Paris: With Pen and Pencil eBook

This eBook from the Gutenberg Project consists of approximately 286 pages of information about Paris.
she received the artists and authors of the gay city, herself arrayed in a man’s costume, and she astonished her male friends by smoking and joking with them like a man.  She was known only by the name of George Sand, and preferred to be called simply George.  She walked the Boulevards in a close fitting riding coat, over the collar of which fell her dark, luxuriant curls.  She carried in one hand her riding whip and in the other her cigar, which from time to time she would raise to her mouth.  Jules Sandeau was forgotten, and fled to Italy.  In after years George Sand bitterly repented her neglect of this friend, and she has written very touchingly in one of her books her repentance.  She now wrote two or three other stories which were caught up eagerly by the publishers.  She wrote against the institution of marriage and the critics at once attacked her, and with justice.  Story followed story from 1835 to 1837—­each filled with passionate, magnificent writing, and selling with great rapidity.  Her style was brilliant and elegant, and appealed to the French taste with great success.

In 1836 George Sand assumed her old name, that she might demand from her husband her fortune and children.  It was proved upon trial that he had treated her with brutality in the presence of her children, and in her absence had lived shamefully, and the judge gave back to Madame Dudevant her children and her fortune.  The children accompanied their mother to Paris, where she superintended their education.  She now became intimate with M. Lamnenais and went so far as to repudiate the bad sentiments of many of her books.  An end however soon came to her friendship for Lamnenais, and they separated in anger, and hating each other heartily.  She now wrote and published several Socialistic novels, which met with a poor sale in comparison with that of some of her previous works.  In fact, for the last ten years, her works have been decreasing in sale.  In the revolution of 1848, George Sand took side with the republicans.  At present she resides almost entirely at the chateau Nahant, where she has erected a little theater in which her pieces (for she wrote for the stage) are acted previous to their being brought out in Paris.  Her income is from ten to twelve thousand francs a year, and her life is pleasant and patriarchal.  She gathers the villagers round her, invites them to her table, and instructs them.  She once took into her house a woman covered with leprosy, who was cast off by all others, and with her own hand ministered to her wants, dressed her sores, and nursed her until she was cured.  George Sand lives in a plain style, clinging to everything which recalls her early life and her love of early friends.  She sleeps but five or six hours.  At eleven the breakfast bell rings.  Her son Maurice presides at the table in her absence.  She eats little, taking coffee morning and evening.  The most of her time she devotes to literary labors.  After breakfast she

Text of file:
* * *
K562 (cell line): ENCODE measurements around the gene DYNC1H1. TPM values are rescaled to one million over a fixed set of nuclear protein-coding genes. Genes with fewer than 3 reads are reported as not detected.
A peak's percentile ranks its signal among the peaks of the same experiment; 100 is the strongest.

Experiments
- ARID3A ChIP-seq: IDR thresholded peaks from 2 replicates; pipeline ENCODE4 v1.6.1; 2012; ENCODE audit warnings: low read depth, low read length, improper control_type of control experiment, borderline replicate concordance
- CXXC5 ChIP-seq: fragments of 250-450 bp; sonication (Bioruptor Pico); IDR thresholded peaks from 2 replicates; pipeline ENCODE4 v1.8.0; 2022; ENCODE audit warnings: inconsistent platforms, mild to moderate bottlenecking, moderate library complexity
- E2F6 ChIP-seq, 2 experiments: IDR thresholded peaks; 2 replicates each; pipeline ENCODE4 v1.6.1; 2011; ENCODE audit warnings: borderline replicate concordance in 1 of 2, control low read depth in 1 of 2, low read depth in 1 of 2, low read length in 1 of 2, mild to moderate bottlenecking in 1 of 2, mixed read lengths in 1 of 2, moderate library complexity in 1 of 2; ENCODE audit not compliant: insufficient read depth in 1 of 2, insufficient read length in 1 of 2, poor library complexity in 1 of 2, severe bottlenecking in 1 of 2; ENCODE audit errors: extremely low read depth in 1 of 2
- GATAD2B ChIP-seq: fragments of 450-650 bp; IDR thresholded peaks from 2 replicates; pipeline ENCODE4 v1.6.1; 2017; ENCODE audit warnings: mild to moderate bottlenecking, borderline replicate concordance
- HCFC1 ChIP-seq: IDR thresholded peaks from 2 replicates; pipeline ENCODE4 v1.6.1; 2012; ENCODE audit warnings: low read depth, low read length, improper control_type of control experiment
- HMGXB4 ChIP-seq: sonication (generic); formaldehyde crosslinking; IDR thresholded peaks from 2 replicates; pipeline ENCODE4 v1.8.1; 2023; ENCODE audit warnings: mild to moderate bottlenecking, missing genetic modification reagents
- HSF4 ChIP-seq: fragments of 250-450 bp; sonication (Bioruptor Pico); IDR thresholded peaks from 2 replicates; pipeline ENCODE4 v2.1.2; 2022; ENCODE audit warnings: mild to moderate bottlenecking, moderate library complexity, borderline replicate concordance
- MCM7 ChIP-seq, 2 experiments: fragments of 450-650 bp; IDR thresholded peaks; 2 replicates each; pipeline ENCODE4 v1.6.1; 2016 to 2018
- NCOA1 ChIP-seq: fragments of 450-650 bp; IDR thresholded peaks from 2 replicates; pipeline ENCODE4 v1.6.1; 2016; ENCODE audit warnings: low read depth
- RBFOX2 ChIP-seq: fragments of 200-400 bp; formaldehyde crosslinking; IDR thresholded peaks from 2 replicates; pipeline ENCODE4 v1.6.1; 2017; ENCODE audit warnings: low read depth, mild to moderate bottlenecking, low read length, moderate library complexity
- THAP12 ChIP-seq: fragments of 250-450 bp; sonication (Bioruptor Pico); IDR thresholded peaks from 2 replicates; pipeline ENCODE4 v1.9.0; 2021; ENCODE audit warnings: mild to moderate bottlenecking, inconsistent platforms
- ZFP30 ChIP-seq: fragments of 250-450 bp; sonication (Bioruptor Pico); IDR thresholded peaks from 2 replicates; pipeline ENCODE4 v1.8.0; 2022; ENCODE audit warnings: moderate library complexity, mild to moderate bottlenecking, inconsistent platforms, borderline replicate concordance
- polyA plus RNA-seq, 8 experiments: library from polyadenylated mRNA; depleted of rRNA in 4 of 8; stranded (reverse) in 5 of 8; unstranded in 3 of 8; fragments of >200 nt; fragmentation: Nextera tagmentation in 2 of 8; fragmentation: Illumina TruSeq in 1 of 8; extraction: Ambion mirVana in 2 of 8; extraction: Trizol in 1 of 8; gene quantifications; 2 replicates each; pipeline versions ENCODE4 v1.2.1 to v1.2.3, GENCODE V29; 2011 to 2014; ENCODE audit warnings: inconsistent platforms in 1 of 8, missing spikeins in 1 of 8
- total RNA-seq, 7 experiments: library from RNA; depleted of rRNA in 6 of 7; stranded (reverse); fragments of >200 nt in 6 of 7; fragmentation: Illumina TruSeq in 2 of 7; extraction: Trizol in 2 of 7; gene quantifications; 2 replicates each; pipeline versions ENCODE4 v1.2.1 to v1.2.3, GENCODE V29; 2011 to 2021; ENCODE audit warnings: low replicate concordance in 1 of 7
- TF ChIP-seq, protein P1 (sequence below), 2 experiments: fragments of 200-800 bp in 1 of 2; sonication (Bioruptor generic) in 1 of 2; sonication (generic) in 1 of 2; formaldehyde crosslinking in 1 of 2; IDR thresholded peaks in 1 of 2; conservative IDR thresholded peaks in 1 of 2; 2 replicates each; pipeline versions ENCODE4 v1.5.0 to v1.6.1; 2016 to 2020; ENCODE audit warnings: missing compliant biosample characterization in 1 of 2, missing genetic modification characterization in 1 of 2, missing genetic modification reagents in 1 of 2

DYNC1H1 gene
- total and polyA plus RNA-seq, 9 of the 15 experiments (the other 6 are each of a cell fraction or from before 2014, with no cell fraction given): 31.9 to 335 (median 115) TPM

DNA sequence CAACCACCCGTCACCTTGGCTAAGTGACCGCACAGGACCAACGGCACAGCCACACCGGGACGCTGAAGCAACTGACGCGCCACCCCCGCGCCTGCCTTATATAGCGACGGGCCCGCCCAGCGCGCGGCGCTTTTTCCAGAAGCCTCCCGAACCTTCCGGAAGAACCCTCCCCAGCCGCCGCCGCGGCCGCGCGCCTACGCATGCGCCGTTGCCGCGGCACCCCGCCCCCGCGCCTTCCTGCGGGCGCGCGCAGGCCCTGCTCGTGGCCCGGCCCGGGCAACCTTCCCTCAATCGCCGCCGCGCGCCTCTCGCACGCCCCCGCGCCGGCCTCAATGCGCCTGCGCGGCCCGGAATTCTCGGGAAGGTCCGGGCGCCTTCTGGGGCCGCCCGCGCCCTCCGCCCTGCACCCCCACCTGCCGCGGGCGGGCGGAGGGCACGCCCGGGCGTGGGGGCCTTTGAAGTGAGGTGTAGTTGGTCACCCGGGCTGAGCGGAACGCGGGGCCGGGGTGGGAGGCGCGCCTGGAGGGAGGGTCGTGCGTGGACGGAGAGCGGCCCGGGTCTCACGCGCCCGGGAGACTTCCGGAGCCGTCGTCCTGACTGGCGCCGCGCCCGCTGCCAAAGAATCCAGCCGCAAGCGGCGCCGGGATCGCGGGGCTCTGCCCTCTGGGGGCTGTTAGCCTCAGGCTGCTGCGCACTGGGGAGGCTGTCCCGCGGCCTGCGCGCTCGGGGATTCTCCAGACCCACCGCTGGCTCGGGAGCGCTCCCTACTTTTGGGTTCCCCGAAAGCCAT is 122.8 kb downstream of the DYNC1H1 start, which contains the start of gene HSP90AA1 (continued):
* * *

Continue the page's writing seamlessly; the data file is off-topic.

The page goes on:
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Paris: With Pen and Pencil from Project Gutenberg. Public domain.
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